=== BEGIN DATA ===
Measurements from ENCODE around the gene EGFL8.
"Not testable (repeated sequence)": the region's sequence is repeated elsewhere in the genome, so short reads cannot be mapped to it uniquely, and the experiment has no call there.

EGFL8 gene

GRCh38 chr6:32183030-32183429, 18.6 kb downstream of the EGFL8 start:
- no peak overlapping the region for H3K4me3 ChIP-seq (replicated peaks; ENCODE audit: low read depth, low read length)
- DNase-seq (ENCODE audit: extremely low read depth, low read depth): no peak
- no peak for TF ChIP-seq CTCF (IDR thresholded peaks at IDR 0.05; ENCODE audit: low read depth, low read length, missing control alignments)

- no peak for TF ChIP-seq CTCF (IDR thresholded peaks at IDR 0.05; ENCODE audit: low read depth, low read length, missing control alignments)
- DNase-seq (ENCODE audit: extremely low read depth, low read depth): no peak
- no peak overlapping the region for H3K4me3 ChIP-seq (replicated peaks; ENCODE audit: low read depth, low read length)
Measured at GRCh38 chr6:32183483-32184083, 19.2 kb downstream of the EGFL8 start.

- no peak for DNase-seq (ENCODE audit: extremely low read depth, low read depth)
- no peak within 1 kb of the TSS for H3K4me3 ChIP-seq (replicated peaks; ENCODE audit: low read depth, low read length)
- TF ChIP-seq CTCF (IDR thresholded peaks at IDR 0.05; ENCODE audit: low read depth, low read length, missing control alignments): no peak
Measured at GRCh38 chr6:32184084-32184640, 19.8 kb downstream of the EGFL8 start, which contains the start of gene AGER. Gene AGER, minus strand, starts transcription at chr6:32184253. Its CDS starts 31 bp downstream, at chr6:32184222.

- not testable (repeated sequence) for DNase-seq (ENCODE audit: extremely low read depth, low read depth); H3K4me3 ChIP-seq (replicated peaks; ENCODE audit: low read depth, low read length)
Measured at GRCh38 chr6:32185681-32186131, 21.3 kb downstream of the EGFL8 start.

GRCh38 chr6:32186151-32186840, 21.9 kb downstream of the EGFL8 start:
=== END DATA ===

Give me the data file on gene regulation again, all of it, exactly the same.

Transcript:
Measurements from ENCODE around the gene EGFL8.
"Not testable (repeated sequence)": the region's sequence is repeated elsewhere in the genome, so short reads cannot be mapped to it uniquely, and the experiment has no call there.

EGFL8 gene

GRCh38 chr6:32183030-32183429, 18.6 kb downstream of the EGFL8 start:
- no peak overlapping the region for H3K4me3 ChIP-seq (replicated peaks; ENCODE audit: low read depth, low read length)
- DNase-seq (ENCODE audit: extremely low read depth, low read depth): no peak
- no peak for TF ChIP-seq CTCF (IDR thresholded peaks at IDR 0.05; ENCODE audit: low read depth, low read length, missing control alignments)

- no peak for TF ChIP-seq CTCF (IDR thresholded peaks at IDR 0.05; ENCODE audit: low read depth, low read length, missing control alignments)
- DNase-seq (ENCODE audit: extremely low read depth, low read depth): no peak
- no peak overlapping the region for H3K4me3 ChIP-seq (replicated peaks; ENCODE audit: low read depth, low read length)
Measured at GRCh38 chr6:32183483-32184083, 19.2 kb downstream of the EGFL8 start.

- no peak for DNase-seq (ENCODE audit: extremely low read depth, low read depth)
- no peak within 1 kb of the TSS for H3K4me3 ChIP-seq (replicated peaks; ENCODE audit: low read depth, low read length)
- TF ChIP-seq CTCF (IDR thresholded peaks at IDR 0.05; ENCODE audit: low read depth, low read length, missing control alignments): no peak
Measured at GRCh38 chr6:32184084-32184640, 19.8 kb downstream of the EGFL8 start, which contains the start of gene AGER. Gene AGER, minus strand, starts transcription at chr6:32184253. Its CDS starts 31 bp downstream, at chr6:32184222.

- not testable (repeated sequence) for DNase-seq (ENCODE audit: extremely low read depth, low read depth); H3K4me3 ChIP-seq (replicated peaks; ENCODE audit: low read depth, low read length)
Measured at GRCh38 chr6:32185681-32186131, 21.3 kb downstream of the EGFL8 start.

GRCh38 chr6:32186151-32186840, 21.9 kb downstream of the EGFL8 start: